Over the last several years, a group of countries, including Australia, Brunei, Canada, Chile, Japan, Malaysia, Mexico, New Zealand, Peru, Singapore, Vietnam and the United States negotiated a comprehensive regional trade agreement known as the Trans-Pacific Partnership Agreement (TPP). This agreement was controversial for a number of reasons and, as a result of the recent elections in the United States, will almost certainly not come into force.
The TPP garnered heavy criticism, not only for the substantive provisions being negotiated, but also because of the lack of transparency in the negotiations; an official release of text occurred only after the agreement had been signed. One of the chapters included in the TPP is one on intellectual property, with detailed provisions on copyright. On October 5, 2015 the twelve ministers of the TPP countries announced that a deal had been reached and the final agreement on the copyright provisions had mixed results.
The final text showed several great improvements over earlier leaked versions of the United States’ proposal. The text included flexibility in the language on technological protection measures and removed earlier proposals banning parallel importation or formalities, for example. In many areas, including on technological protection measures, the text represented an improvement over prior, bilateral trade agreements between the United States and other countries. Additionally, the TPP included a significant provision on limitations and exceptions, requiring parties to “endeavor to achieve an appropriate balance,” the first time such a provision has been included in a United States trade agreement.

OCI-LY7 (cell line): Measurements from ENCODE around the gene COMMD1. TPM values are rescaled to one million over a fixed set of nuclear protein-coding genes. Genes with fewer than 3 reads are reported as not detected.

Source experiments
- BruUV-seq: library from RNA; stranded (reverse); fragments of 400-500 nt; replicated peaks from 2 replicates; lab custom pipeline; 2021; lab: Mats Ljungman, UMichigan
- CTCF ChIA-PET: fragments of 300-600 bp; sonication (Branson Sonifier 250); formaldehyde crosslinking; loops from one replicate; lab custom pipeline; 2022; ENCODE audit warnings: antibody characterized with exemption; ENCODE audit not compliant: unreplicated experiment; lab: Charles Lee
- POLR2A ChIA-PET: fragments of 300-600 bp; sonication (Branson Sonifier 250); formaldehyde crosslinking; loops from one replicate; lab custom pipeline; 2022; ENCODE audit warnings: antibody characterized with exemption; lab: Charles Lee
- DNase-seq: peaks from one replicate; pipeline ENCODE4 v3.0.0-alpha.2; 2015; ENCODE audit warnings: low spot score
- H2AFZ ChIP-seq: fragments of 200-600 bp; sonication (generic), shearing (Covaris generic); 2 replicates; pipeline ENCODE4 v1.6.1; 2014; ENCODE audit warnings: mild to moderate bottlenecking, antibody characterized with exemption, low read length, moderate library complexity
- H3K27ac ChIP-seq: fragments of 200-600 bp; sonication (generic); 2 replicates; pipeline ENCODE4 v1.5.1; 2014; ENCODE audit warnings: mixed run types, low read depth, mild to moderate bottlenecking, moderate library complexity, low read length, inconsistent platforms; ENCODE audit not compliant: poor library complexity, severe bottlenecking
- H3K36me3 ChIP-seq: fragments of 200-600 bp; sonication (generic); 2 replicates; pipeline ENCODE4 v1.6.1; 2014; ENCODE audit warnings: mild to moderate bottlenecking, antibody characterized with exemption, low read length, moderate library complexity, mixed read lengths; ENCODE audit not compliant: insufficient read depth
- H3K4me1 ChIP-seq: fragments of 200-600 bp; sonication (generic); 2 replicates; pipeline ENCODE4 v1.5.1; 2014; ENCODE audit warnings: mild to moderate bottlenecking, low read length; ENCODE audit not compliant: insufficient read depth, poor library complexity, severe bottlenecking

While there were some improvements, there also remained areas of concern. For example, the provisions on Internet service providers included a carve-out to allow Canada to maintain its notice-and-notice system, but did not extend this flexibility to any other country. Additionally, the TPP included the lengthy copyright term of life plus seventy years, far exceeding the international minimum standard of life plus twenty.
Regardless of whether the TPP text was ultimately a positive or a negative, with Trump’s election and refusal by Congress to vote on the deal during lame duck, the agreement will not move forward in the United States and, likely, for the other eleven parties. The TPP includes a provision stating that it will not go into force until after the ratification of the agreement by both the United States and Japan. Although the remaining parties could renegotiate the agreement, they may not want to do so given that one of the major incentives was access to the United States market and that six of the eleven countries already had preexisting trade agreements with the United States.
What does this mean for the final copyright provisions, both the good and the bad, of the TPP?